Strong accountability systems also strengthen departments from within. Police departments, like all professional organizations, flourish when employees know what is expected of them and understand the consequences if they fail to meet expectations. Officers are also more likely — and more motivated — to consistently make good decisions if they know that leaders and colleagues are also accountable for their actions. In other words, accountability deters misconduct, and encourages good conduct.

When a law enforcement agent engages in misconduct that violates a person’s civil rights, the federal government can prosecute them under 18 U.S.C. Section 242.[22] The statute sets a difficult bar for prosecutors to meet: it requires that an officer have “willfully” deprived the person of their rights. The Department of Justice often will decline to prosecute officers who killed someone because of the high standard.[23] Congress must amend Section 242 to include a lower mens rea to ensure accountability for civil rights violations that result from police misconduct. It should also restrict the qualified immunity defense, which shields police from civil liability under Section 1983.


The current administration has retreated from using the tools it has to enforce civil rights laws — but Congress has the power to bring about transformative policing that benefits communities and officers. It can provide the support and funding for jurisdictions to implement 21st century policies and practices that are fair, safe, and effective.

To realize a vision for public safety that respects and protects human life and ensures safety for all, communities and police departments must rebuild trust. This new era of public safety will require community-driven solutions. And that starts by welcoming community voices and ensuring police departments have the policies and trainings in place that reduce the use of force, prohibit discrimination, promote accountability, and require data collection. To view the entire report, New Era of Public Safety, please visit: I have also appended the executive summary of our report, which outlines additional policy recommendations for achieving this shared goal of public safety.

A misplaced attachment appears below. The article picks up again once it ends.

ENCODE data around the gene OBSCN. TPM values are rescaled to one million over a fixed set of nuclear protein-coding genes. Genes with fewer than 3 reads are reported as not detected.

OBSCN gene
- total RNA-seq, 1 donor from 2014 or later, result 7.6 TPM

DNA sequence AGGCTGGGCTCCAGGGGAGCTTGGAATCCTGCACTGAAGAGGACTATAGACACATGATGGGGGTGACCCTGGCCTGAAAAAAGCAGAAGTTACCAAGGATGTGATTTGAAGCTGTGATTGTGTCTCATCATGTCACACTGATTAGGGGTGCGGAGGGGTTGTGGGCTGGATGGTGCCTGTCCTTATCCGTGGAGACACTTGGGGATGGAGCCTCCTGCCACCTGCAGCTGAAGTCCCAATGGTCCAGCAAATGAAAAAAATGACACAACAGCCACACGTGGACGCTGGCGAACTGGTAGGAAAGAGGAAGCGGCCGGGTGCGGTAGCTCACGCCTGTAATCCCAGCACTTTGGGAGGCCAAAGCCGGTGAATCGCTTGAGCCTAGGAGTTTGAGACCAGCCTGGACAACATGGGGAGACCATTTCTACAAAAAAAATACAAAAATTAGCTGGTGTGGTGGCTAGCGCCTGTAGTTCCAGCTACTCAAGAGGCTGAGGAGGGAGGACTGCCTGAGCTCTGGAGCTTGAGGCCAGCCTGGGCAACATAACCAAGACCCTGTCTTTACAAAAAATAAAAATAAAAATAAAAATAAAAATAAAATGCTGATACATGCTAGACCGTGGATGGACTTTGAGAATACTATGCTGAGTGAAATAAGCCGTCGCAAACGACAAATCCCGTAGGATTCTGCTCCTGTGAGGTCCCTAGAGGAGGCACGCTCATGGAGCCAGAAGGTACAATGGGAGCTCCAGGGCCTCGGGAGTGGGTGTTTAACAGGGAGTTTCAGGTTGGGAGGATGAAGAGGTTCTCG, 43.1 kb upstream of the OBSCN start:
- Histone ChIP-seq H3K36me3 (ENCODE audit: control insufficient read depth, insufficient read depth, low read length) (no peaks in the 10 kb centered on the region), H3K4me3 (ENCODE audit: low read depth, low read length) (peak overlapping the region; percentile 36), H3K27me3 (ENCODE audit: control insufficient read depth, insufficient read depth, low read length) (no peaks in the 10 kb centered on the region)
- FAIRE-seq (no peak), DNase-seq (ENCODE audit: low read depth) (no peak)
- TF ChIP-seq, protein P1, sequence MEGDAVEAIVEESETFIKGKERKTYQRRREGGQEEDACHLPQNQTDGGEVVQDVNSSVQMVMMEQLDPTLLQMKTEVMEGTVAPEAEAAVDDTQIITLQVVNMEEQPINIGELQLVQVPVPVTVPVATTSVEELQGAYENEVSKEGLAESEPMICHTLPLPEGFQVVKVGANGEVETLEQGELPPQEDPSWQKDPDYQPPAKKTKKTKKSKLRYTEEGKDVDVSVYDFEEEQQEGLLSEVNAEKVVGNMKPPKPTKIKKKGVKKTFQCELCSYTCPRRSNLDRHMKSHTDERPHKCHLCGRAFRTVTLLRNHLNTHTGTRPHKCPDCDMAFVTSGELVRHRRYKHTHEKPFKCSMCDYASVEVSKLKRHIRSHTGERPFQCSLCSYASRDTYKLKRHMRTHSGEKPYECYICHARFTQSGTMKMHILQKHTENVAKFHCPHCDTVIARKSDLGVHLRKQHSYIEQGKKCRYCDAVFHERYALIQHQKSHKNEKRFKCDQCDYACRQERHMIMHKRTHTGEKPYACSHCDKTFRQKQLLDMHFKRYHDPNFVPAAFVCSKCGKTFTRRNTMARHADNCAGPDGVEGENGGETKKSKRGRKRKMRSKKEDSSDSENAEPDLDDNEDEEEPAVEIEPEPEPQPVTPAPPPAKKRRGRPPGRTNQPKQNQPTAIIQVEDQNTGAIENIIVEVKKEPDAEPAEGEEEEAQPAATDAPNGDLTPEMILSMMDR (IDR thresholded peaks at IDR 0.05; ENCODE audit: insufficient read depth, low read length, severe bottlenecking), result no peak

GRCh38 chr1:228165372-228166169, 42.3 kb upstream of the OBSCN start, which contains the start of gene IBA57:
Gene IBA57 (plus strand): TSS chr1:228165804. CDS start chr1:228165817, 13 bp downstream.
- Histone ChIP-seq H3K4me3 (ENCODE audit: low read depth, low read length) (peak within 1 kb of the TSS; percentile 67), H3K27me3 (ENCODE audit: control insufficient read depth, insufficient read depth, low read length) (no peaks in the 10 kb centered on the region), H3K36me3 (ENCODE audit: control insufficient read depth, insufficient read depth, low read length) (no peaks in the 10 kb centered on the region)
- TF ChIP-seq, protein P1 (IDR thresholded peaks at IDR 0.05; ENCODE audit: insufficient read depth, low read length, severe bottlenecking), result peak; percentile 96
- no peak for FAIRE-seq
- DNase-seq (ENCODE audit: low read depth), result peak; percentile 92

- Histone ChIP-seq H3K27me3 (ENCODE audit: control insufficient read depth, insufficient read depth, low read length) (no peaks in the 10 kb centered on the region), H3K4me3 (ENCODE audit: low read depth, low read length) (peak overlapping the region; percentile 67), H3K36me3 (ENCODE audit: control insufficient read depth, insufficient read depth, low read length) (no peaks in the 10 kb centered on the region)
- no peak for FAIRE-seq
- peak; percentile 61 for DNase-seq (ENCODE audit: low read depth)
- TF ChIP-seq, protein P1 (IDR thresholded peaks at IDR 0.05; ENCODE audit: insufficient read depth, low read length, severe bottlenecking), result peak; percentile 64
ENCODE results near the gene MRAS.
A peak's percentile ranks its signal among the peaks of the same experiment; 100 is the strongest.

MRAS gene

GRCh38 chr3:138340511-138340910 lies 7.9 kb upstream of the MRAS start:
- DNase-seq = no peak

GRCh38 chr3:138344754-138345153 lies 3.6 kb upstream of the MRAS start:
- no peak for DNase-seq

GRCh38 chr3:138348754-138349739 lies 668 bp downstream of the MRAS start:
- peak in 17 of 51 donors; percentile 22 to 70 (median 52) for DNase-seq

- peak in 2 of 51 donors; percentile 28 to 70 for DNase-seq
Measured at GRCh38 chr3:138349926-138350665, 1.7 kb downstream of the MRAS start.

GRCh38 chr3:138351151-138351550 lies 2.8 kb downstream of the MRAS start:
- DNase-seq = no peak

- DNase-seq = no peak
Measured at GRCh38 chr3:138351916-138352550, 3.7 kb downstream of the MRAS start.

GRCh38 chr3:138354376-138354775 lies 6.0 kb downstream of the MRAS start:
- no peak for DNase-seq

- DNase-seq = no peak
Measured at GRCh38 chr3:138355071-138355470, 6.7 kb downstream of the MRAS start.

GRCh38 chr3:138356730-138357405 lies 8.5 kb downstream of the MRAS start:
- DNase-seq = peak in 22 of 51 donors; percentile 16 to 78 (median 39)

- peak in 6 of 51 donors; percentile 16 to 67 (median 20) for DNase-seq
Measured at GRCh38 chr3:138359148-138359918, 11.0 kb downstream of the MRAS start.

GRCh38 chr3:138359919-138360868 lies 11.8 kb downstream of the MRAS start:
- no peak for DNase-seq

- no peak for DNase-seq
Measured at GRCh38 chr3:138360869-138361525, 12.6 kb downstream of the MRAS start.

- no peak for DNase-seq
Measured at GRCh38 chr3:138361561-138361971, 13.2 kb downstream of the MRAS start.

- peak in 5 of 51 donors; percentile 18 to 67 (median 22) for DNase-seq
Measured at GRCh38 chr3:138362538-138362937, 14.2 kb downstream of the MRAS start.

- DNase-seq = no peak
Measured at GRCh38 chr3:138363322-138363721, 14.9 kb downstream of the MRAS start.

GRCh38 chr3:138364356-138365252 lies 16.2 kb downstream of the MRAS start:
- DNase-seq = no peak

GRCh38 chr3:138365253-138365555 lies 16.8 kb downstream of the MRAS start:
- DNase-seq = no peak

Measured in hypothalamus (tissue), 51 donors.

Public safety needs vary across communities large and small; urban, rural, and suburban; homogenous and diverse. Nevertheless, the principles of fairness, equity, procedural justice, legitimacy, transparency, and accountability apply to every department.

By working together, communities and police departments can articulate a vision for a new era of policing that respects the dignity and humanity of all people — and can ultimately ensure that all people, of all backgrounds, are truly safe in America.

Thank you for your leadership on this critical issue.

[1] President’s Task Force on 21st Century Policing. Final Report of the President’s Task Force on 21st  Century Policing. Washington, DC: Office of Community Oriented Policing Services. 2015.

[2] See COPS Office. The Pillars of 21st Century Youth-focused Policing. Apr. 2016.; The President’s Task Force on 21st Century Policing Implementation Guidebook: Moving from Recommendations to Action. 2015.